The term “ducktail” can probably be traced back to the Porsche sales department, which initially did not take to the spoiler and regarded the 911 Carrera RS 2.7 as all but unsalable. What they said, not meaning to be kind, was, “It looks like a duck’s tail.” First presented at the 1972 Paris Motor Show, the RS was the crowning achievement in the history of the 911 series: the first car to make use of aerodynamic aids and the first car since the 356 to carry the legendary Carrera name. The trade journal auto motor und sport was impressed: “The fastest German series-production car with 210 hp under the hood and, thanks to the tail on the rear, looks so distinctive that no one will ever have the slightest doubt as to what car is driving in front of them.”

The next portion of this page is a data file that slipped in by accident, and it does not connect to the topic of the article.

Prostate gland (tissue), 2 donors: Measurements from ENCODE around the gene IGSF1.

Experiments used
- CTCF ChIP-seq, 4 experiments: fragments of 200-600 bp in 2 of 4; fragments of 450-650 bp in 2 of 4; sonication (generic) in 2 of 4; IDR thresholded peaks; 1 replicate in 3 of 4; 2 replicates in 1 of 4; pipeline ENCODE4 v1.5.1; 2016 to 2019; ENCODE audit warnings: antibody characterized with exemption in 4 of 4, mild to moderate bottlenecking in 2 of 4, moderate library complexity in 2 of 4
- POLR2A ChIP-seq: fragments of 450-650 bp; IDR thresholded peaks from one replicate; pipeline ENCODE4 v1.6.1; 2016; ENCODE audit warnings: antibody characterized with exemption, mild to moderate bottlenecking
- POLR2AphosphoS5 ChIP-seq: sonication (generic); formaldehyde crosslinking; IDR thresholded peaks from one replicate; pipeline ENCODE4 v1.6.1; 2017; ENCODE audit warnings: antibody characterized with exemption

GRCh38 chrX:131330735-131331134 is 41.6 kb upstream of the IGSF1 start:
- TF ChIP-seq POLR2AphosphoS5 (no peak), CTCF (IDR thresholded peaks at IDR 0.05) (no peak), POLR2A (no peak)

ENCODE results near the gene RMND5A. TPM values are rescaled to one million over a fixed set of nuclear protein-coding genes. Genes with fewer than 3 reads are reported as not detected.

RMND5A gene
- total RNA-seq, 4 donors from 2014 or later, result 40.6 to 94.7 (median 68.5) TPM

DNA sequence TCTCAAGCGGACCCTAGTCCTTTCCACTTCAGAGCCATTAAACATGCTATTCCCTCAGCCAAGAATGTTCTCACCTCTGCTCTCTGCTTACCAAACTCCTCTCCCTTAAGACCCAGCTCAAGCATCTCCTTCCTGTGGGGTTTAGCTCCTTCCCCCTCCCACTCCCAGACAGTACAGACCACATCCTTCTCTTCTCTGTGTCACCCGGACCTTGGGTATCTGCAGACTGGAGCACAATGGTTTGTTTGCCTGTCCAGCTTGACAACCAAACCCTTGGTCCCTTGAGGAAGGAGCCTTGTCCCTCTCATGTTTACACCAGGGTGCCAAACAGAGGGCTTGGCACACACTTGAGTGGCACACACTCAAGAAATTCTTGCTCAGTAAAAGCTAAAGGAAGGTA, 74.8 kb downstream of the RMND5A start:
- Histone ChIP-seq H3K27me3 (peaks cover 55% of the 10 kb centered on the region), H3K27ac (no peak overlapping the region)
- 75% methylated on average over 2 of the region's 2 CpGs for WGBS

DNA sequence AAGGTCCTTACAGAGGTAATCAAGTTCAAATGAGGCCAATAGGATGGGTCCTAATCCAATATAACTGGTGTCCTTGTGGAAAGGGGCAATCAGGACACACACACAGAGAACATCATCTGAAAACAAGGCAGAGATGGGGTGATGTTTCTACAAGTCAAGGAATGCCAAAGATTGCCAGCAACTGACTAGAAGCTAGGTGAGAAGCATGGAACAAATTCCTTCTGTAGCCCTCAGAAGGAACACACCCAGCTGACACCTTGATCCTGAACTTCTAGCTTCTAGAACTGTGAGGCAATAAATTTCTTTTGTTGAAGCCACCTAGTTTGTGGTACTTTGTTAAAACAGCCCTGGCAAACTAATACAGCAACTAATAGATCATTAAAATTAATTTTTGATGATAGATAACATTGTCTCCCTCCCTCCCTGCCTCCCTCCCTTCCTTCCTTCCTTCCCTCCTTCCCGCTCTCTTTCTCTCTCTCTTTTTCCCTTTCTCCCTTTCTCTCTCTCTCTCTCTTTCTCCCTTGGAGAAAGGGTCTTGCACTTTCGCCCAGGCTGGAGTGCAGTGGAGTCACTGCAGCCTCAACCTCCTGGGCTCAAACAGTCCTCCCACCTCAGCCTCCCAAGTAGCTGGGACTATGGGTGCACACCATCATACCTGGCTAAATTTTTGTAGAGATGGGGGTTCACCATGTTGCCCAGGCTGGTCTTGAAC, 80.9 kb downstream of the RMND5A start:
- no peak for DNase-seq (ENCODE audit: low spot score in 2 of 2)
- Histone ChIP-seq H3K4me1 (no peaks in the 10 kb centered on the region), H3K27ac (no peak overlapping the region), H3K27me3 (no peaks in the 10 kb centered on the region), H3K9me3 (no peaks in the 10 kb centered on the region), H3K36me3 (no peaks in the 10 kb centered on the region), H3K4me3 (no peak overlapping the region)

The FIA Group 4 rules that governed top tier GT racing at the time allowed engines to be bored out but only to the capacity limit of the car’s class. That meant the 1972 2.4S could be bored out to the 2.5 litre class limit but no further. The first thing Porsche needed for their 1973 model line-up was a 911 with an engine bigger than 2.5 litres. This time, Group 4 GT racing was Porsche’s target, and it needed an up to snuff 911 to take on all comers. To keep the FIA happy Porsche had to produce at least 500 of them for the road. Of course, the road and race cars had to be related, so some fairly drastic measures were taken on the road car to ensure it would match its racier sibling.
1580 Carrera RS’ hit the road, so the FIA was happy to let the Carrera RS go racing. But the 2.7 RS wasn’t the end of the story – a 3.0-litre car with more power came out later with a chassis similar to that of the ’73 Carrera RSR and brakes from a 917 race car.
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